Rise with the waves: State of the global policy landscape

Part 1: Germany – A tale of two high impact policies shaping pharma’s future

Home / Intelligence / Blog / Rise with the waves: Germany – A tale of two high impact policies shaping pharma’s future

Published February 26, 2024

Executive Summary

Multiple cost-containment reforms, such as the introduction of a 20% rebate on brand-brand combinations and a temporary increase in the mandatory rebate on drugs to 12%, were implemented under Germany’s ‘Financial Stabilization of Statutory Health Insurance System’ Act (GKV-Finanzstabilisierungsgesetz) in 2023. The evaluation report of these strategies showed that the actual savings for the year fell short of the proposed target (25% deficit, €1.4 Bn vs. target of €1.9 Bn) for all such reforms except 30% higher savings with the increased mandatory rebates (€1.3 Bn vs. expected target of €1 Bn). The review of the measures under this Act will be continued into 2024, however, it is expected that the predicted savings are unlikely to be achieved.

This may prompt revisions to the reforms in the future amidst scrutiny from pharma manufacturers as well. 

This blog focuses on two high-impact policies in Germany and the opportunities and challenges they present which companies will have to consider when optimizing the pricing and market access potential for their assets.

Key Policy Updates

Refined Approach to Define Brand-Brand Combinations Subject to 20% Mandatory Rebate

One of the most controversial reforms proposed in the GKV-Finanzstabilisierungsgesetz was the introduction of a 20% rebate in the AMNOG rebate negotiation for brand-brand combination products (excluding combination therapies that receive a major or considerable added benefit rating), potentially impacting for the first time the combination backbone which is currently not taking a price cut unless their label is updated.

The first list (445 combinations) proposed by the G-BA in August 2023 comprised of theoretically all possible combinations wherein the drugs were assigned to specified, unspecified and open combinations.* The pharmaceutical industry, however, strongly objected to the G-BA proposal because of how broadly these combinations were defined. This prompted the G-BA to refine the eligibility criteria in October 2023 to focus on a drug’s combination use within the EPAR or SmPC. These criteria resulted in a significant reduction in the listed combinations from 445 to 56. This list is expected to continuously evolve while negotiations are still ongoing between manufacturers and statutory payer representatives regarding the framework agreement.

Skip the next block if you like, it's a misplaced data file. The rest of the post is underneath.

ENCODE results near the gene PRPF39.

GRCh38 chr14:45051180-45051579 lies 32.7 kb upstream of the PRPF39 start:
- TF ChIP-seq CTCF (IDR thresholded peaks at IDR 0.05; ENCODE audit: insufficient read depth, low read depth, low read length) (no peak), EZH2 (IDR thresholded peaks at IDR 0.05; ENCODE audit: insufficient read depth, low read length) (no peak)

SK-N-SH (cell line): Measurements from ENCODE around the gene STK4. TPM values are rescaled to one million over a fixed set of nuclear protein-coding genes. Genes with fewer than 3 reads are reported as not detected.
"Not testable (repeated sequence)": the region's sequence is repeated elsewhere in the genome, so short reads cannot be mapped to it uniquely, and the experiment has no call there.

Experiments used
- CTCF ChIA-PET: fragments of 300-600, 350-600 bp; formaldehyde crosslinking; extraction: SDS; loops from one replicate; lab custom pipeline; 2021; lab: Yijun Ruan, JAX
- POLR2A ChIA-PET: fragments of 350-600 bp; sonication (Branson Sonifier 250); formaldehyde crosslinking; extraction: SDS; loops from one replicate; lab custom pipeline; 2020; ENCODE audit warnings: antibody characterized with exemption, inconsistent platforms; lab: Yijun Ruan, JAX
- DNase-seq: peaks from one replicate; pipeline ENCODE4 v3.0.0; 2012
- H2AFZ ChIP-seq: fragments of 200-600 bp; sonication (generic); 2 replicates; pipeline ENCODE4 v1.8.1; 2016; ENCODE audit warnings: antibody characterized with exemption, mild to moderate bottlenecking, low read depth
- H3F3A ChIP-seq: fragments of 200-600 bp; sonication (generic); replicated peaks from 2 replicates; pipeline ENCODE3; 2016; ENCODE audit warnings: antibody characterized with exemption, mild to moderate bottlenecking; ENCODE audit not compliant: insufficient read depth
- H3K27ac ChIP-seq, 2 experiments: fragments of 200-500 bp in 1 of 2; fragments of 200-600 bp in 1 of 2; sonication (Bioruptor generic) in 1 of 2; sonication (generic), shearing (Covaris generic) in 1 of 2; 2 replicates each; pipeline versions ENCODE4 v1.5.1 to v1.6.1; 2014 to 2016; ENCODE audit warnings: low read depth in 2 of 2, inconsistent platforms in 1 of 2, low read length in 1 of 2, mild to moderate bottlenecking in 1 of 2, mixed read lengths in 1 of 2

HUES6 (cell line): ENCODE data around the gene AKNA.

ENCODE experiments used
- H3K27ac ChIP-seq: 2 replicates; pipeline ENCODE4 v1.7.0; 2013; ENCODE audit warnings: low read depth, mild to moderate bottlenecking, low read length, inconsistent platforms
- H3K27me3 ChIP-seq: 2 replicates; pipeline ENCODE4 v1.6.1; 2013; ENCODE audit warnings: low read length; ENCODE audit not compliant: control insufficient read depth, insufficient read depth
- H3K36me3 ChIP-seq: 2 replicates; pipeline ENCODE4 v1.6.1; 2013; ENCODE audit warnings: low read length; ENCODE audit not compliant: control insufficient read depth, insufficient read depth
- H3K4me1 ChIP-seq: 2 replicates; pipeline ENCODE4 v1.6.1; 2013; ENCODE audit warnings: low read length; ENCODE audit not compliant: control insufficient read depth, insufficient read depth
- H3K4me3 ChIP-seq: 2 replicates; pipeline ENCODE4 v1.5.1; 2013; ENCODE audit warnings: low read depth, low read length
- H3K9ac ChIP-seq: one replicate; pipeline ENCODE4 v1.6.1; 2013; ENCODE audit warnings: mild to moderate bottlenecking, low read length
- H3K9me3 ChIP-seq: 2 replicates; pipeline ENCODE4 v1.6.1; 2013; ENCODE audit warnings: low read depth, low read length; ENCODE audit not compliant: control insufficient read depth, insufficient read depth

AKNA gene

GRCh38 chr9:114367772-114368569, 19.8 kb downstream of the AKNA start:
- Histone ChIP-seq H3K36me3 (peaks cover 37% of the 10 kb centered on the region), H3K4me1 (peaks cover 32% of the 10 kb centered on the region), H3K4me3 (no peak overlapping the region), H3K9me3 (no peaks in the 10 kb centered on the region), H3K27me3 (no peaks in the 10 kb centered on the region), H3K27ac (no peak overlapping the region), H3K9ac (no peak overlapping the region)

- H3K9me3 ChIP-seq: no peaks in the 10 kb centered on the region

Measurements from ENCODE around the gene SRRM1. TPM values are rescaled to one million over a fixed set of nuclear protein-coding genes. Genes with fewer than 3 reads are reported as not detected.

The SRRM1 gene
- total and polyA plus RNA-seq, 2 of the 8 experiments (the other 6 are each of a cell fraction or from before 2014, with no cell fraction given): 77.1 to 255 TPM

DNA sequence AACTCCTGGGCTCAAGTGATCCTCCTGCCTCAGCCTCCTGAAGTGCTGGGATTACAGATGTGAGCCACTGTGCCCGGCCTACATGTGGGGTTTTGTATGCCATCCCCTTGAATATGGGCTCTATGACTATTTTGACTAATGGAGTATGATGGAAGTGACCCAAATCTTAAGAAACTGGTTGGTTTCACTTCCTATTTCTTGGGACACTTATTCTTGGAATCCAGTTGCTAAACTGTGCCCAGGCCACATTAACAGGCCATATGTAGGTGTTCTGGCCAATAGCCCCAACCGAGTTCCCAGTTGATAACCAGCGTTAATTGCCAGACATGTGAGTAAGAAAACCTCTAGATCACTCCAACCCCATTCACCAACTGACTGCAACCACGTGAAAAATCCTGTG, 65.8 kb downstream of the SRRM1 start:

HIGH PRICING AND MARKET ACCESS IMPACT: Manufacturers can expect a decrease in the price margin for drug sales linked to eligible brand-brand combinations to the mandatory rebate, with a reduction in the net-to-gross profit. Manufacturers can learn from and better understand how revenue recognition will evolve for the refined list of combinations and accordingly, devise launch strategies for their pipeline assets.

FUTURE OUTLOOK: Continuously review updates/revisions to the list of eligible brand-brand combinations and the resulting framework agreement between the manufacturers and statutory payer representatives.

Introduction of confidential discounts

In December 2023, the German Cabinet approved a ‘Strategic Paper’ proposing several measures including the introduction of confidential discounts within the price agreements established through the AMNOG procedure. This implies that instead of publicly disclosing the negotiated reimbursement prices, the negotiated (net) prices would now remain confidential (as is the case in most EU markets). This is not the first time that confidential discounts were proposed in a draft bill, the last failed attempt was in 2017.

Under this current proposal, as a key measure within the draft Medical Research Act distributed to stakeholders in January 2024, the confidential price must still be disclosed to public and private payers, hospitals, and the GKV-SV. Confidentiality of the negotiated prices (with confidential discounts accounted for without considering prices in other European countries) would apply until the expiry of the product’s regulatory data exclusivity (i.e., currently limited to 10 – 11 years in Europe). Additionally, the request to keep the negotiated prices confidential can be made by a pharmaceutical company during the first price negotiation of a new drug. While the negotiations are ongoing, the drugs will be sold at the